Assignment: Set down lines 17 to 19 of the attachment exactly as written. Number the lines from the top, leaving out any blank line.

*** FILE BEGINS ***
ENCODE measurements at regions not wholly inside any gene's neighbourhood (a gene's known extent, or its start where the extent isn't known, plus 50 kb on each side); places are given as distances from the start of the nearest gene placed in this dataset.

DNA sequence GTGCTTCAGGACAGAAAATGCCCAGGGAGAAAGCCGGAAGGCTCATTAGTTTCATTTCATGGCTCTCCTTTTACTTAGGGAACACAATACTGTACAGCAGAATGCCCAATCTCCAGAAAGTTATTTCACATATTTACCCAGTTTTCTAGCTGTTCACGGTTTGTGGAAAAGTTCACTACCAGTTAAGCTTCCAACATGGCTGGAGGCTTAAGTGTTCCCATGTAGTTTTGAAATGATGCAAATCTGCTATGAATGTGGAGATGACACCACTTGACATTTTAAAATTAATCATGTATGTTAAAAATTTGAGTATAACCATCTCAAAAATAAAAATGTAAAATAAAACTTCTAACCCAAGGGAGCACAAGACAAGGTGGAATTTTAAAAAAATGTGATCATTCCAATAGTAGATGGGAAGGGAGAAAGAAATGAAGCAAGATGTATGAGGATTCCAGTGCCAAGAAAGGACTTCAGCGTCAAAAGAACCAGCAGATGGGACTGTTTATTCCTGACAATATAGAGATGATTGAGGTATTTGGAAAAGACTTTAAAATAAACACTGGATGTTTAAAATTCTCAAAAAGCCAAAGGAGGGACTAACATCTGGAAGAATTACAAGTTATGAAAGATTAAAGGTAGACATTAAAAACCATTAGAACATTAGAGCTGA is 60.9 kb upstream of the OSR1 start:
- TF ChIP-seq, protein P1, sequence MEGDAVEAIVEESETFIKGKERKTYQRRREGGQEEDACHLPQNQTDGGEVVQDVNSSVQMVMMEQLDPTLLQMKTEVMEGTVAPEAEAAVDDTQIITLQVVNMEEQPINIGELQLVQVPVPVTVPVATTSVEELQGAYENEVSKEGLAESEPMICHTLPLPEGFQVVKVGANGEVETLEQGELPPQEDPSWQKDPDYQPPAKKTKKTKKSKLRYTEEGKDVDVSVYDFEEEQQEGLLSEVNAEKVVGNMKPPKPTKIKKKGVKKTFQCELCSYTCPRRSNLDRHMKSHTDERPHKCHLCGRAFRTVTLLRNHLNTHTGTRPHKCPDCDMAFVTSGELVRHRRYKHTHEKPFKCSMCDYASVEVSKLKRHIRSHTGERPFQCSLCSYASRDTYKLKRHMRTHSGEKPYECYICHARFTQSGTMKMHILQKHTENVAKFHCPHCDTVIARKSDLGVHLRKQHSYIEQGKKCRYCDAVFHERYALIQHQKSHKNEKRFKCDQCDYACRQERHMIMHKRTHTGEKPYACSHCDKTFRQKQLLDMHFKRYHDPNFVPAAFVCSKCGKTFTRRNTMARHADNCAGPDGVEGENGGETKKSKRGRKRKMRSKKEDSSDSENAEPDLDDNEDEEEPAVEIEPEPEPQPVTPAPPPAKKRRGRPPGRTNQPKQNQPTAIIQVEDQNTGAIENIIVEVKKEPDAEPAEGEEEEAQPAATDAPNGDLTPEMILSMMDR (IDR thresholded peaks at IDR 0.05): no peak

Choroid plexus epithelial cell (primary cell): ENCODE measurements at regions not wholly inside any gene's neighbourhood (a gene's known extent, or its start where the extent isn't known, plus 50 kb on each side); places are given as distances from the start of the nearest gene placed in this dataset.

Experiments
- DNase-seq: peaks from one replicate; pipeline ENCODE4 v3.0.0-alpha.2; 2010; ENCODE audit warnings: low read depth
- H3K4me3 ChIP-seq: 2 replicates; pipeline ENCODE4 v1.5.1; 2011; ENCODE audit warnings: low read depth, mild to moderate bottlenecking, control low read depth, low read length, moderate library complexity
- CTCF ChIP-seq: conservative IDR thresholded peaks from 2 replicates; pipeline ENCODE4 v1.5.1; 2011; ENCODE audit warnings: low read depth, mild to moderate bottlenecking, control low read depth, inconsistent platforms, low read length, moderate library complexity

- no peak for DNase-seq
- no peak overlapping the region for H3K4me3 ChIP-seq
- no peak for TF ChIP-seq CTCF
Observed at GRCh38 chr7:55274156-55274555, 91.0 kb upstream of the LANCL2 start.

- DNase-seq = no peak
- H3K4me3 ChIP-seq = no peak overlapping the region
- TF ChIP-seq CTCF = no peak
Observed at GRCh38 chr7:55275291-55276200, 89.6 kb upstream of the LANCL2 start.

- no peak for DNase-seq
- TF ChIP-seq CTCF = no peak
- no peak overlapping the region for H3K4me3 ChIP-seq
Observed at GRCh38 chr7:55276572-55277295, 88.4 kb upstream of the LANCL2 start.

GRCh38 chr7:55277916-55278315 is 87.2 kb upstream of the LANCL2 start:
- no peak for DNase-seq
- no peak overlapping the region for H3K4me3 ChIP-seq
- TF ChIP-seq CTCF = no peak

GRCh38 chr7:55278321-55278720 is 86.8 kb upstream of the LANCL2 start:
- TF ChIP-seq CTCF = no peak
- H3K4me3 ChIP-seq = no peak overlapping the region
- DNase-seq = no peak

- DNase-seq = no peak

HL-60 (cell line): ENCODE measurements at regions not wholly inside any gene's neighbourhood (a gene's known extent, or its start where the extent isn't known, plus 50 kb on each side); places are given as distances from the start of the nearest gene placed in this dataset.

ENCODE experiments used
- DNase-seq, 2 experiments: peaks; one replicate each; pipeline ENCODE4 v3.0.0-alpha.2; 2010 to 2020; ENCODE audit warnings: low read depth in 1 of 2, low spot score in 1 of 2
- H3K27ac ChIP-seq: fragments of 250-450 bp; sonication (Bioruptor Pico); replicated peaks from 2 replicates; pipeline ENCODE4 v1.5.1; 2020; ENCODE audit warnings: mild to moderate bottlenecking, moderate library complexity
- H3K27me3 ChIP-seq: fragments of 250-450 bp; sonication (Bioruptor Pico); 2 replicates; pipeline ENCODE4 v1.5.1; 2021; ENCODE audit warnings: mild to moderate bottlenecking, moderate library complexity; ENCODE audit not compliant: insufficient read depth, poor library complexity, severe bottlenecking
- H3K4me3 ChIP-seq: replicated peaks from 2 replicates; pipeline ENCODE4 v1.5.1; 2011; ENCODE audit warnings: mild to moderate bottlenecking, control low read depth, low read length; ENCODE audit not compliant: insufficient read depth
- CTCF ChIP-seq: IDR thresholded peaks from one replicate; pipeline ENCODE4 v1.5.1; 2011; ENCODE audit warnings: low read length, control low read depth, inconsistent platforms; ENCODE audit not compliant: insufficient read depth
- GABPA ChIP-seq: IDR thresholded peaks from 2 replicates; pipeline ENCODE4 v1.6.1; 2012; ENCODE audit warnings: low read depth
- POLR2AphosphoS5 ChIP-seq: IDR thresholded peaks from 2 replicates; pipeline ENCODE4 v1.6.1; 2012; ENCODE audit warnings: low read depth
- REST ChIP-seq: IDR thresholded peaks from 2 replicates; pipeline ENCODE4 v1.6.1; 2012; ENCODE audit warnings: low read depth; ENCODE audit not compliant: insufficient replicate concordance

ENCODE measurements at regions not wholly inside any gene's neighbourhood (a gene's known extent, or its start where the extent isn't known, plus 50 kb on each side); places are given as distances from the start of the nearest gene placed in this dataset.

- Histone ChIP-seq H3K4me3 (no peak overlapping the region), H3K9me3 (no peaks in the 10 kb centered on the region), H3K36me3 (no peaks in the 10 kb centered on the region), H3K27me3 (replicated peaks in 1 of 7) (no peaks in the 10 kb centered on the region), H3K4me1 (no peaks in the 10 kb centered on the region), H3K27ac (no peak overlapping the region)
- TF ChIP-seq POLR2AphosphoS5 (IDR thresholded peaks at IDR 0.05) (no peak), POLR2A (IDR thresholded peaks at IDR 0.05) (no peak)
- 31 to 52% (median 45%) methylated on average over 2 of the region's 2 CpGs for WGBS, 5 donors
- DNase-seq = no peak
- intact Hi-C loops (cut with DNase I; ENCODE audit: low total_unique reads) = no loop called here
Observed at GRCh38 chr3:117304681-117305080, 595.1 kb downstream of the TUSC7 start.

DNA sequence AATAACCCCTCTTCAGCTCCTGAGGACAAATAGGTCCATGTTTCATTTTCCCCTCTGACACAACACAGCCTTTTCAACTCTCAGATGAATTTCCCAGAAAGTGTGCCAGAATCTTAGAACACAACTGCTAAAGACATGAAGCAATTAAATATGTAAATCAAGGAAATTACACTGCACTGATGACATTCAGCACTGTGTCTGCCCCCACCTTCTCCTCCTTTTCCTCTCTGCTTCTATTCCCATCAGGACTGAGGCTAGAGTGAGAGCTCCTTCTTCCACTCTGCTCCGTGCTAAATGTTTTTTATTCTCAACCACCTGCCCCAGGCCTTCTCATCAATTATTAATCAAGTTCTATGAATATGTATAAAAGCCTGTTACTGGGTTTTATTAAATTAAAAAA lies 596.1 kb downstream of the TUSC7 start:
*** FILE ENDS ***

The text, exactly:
- no peak for DNase-seq
- TF ChIP-seq CTCF = no peak
- no peak overlapping the region for H3K4me3 ChIP-seq